More is Good
Ever heard the saying “you can never have too much of a good thing”? Everyone wants more and when it comes to saving energy, you can never do too much. Or can you? When trying to create energy saving systems for LEED® design projects, some HVAC systems are designed with more components than they need. System designs with unnecessary components are known as “belt and suspenders” designs. If a designer has never worked with the system before, extra features or capacity are often included to make double, triple, and quadruple sure it will keep the building warm and/or cool. However, this is ultimately unnecessary if a good design has been produced.
Less is More
Many times ground source heat pump systems will be designed to include a supplemental heat source, such as a boiler, for the water loop. This type of addition is installed to ensure that the system will meet the required heating loads and sometimes to prevent the circulating loop piping from freezing. In commercial buildings with a properly sized design, adding a boiler is not necessary as the ground heat exchanger is capable of providing sufficient heating capacity; especially when antifreeze is added. The argument often goes that antifreeze is expensive. Well a boiler isn’t free, especially when you have to pay to operate it. But, the argument is it won’t need to run. It’s just there for insurance. What?
On a recent retrocommissioning project, a ground source heat pump system incorporated a boiler “just in case” and water temperatures dropped to 60-65F in the coldest periods of the winter. We had to do a double take on that one. The ground heat exchanger was extremely deep where temperatures approach 70F or higher. With “freezing” temperatures such as these, it’s a good thing that boiler is installed!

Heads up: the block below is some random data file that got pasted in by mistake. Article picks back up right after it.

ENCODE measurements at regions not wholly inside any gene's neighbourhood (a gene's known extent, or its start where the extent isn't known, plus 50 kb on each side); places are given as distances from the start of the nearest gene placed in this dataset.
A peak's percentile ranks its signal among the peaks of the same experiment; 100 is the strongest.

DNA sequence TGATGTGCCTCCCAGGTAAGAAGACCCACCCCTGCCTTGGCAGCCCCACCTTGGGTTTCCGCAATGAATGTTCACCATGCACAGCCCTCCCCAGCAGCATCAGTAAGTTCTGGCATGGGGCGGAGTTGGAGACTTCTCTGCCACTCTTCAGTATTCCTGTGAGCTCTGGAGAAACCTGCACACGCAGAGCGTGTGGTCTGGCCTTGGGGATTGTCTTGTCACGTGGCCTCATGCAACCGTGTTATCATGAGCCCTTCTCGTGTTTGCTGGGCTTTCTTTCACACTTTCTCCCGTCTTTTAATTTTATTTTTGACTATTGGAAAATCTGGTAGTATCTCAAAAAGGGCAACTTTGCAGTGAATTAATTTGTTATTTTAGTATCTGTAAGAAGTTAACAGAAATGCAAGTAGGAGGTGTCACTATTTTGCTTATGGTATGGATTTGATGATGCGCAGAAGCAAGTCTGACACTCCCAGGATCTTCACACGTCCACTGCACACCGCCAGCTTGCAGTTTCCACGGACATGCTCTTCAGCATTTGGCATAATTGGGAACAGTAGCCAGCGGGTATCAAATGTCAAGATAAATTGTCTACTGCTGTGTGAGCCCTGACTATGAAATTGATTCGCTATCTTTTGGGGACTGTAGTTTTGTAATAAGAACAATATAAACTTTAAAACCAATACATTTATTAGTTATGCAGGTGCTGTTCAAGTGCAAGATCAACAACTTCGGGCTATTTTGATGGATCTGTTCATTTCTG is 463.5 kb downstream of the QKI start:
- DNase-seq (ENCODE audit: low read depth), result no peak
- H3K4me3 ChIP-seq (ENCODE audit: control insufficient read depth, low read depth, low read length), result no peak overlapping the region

Antifreeze in the form of propylene glycol may be expensive, but a cheaper and actually better solution that some heat pump manufacturers are recommending is ethanol, which has much better fluid pumping and heat transfer characteristics than conventional antifreeze.
Another common design error is to include an energy recovery ventilator (ERV) where it is not needed. For example, a gymnasium is rarely fully occupied so it typically requires very little ventilation air. When it is highly occupied, the people add considerable cooling load and the space will likely call for cooling via economizer, which bypasses the ERV, making it useless.
A properly designed system should have no need for any additional frills attached. During the design phase, designers should consider all possible loading situations in order to make sure the system meets its heating, cooling and ventilation demands, while not overcomplicating things.